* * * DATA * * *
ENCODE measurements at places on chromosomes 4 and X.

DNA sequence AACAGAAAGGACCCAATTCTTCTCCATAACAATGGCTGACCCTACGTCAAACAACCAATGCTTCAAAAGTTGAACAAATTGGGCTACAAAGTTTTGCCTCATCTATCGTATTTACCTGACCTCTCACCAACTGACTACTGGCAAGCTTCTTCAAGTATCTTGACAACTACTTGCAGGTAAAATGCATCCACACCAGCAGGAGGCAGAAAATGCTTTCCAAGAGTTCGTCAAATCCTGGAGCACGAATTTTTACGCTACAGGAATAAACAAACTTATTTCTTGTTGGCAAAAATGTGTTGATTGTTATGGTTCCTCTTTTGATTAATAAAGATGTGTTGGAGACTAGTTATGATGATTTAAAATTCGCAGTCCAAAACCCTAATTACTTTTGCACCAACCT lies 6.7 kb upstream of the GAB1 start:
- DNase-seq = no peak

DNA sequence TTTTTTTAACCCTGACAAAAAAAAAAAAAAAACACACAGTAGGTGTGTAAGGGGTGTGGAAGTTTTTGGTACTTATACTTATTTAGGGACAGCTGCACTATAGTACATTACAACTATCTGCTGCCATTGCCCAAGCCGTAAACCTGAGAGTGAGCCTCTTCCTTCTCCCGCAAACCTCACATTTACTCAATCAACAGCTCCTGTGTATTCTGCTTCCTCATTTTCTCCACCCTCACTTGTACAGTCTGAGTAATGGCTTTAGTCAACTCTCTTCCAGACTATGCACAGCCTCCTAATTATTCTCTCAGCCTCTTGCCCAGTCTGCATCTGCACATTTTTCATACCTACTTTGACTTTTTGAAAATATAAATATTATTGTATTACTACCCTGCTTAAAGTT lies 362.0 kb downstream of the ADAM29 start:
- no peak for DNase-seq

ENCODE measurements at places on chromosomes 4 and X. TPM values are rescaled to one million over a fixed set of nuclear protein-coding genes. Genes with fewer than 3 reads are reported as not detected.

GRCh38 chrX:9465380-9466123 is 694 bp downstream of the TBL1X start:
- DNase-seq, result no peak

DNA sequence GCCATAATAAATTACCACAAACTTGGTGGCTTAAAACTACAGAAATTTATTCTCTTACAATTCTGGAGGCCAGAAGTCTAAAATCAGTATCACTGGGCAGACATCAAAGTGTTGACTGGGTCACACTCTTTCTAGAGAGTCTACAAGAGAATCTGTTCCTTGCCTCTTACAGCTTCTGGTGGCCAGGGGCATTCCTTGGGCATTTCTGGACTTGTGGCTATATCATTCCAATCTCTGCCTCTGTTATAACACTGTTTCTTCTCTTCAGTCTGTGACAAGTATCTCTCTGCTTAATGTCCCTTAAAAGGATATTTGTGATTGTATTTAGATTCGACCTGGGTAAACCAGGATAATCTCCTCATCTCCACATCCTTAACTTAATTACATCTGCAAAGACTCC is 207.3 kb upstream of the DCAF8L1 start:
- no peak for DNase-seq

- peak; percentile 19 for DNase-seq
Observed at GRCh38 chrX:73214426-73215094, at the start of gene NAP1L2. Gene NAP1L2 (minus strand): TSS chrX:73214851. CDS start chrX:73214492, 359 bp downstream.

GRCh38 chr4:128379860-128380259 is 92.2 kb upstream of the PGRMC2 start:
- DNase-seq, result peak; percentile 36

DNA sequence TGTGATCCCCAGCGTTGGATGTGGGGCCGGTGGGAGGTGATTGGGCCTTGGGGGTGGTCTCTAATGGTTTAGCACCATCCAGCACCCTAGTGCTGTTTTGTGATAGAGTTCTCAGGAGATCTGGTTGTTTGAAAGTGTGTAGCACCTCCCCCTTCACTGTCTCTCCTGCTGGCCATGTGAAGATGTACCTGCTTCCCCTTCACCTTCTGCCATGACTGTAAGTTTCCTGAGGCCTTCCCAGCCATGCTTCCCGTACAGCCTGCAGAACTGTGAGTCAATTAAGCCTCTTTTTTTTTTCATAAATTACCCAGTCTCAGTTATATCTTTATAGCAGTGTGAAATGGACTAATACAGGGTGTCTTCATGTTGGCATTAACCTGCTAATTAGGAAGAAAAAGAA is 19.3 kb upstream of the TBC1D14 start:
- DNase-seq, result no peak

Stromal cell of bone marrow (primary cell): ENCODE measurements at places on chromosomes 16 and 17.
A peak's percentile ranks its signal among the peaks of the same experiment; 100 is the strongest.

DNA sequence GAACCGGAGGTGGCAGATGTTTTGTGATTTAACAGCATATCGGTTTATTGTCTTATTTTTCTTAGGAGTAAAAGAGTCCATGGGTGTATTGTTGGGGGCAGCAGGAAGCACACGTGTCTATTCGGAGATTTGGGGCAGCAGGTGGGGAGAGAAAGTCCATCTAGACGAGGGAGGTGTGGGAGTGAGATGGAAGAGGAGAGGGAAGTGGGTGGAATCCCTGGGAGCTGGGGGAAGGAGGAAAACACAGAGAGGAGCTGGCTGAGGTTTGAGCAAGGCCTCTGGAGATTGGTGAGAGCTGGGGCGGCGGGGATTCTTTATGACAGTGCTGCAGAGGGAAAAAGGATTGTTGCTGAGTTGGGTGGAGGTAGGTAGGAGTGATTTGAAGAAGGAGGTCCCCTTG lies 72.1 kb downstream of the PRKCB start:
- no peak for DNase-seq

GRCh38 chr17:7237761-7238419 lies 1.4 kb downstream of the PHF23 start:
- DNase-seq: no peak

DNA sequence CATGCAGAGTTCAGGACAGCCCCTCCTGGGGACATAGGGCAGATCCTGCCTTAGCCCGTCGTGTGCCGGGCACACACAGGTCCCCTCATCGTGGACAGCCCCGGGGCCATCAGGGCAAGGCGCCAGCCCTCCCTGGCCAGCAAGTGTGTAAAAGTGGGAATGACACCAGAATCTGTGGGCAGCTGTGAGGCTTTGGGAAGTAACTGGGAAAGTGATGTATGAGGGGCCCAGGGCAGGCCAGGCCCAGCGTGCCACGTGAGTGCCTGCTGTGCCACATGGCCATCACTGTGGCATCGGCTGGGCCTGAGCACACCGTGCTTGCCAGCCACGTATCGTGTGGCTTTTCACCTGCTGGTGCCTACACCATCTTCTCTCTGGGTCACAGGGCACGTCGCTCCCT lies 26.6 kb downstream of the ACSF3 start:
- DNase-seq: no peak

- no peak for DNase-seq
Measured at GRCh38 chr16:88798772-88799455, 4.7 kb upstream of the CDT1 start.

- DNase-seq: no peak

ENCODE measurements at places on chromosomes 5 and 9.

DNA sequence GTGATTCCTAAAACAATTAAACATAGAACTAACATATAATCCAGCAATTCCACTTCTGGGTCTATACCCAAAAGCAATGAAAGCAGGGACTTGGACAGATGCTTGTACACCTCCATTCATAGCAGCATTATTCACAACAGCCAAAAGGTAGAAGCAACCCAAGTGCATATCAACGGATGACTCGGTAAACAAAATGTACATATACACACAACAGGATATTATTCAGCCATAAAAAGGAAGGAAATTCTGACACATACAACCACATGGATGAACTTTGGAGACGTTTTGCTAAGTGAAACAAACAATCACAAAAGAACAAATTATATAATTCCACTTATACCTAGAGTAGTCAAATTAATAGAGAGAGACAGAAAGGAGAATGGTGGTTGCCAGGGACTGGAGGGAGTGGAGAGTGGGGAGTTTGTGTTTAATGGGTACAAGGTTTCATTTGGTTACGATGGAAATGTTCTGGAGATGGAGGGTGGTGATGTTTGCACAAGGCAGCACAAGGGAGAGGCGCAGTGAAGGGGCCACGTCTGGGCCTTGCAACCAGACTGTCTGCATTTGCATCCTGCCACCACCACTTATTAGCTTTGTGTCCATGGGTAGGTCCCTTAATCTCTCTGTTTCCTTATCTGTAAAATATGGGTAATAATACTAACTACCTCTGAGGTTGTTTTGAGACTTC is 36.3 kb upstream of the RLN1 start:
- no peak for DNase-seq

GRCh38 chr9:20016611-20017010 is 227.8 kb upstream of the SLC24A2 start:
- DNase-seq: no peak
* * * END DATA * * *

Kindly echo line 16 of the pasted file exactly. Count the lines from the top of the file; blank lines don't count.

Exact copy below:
- DNase-seq, result no peak